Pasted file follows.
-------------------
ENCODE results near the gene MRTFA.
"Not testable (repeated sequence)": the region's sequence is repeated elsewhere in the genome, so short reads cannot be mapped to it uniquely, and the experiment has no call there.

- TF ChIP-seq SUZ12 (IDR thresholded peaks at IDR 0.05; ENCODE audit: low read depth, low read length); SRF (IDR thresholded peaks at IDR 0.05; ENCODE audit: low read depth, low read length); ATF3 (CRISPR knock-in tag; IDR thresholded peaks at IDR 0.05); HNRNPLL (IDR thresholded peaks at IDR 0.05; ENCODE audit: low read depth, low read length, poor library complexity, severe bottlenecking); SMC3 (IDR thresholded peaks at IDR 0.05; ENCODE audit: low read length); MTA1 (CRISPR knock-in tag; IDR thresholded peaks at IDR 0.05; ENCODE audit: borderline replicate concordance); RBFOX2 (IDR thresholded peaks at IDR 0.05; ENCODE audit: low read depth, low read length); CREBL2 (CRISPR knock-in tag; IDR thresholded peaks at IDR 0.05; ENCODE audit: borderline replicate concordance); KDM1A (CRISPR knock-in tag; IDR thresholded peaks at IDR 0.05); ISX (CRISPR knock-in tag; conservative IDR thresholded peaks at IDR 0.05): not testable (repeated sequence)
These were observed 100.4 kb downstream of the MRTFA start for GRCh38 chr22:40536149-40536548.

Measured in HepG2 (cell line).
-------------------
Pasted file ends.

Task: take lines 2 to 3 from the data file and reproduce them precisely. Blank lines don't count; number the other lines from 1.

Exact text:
"Not testable (repeated sequence)": the region's sequence is repeated elsewhere in the genome, so short reads cannot be mapped to it uniquely, and the experiment has no call there.

- TF ChIP-seq SUZ12 (IDR thresholded peaks at IDR 0.05; ENCODE audit: low read depth, low read length); SRF (IDR thresholded peaks at IDR 0.05; ENCODE audit: low read depth, low read length); ATF3 (CRISPR knock-in tag; IDR thresholded peaks at IDR 0.05); HNRNPLL (IDR thresholded peaks at IDR 0.05; ENCODE audit: low read depth, low read length, poor library complexity, severe bottlenecking); SMC3 (IDR thresholded peaks at IDR 0.05; ENCODE audit: low read length); MTA1 (CRISPR knock-in tag; IDR thresholded peaks at IDR 0.05; ENCODE audit: borderline replicate concordance); RBFOX2 (IDR thresholded peaks at IDR 0.05; ENCODE audit: low read depth, low read length); CREBL2 (CRISPR knock-in tag; IDR thresholded peaks at IDR 0.05; ENCODE audit: borderline replicate concordance); KDM1A (CRISPR knock-in tag; IDR thresholded peaks at IDR 0.05); ISX (CRISPR knock-in tag; conservative IDR thresholded peaks at IDR 0.05): not testable (repeated sequence)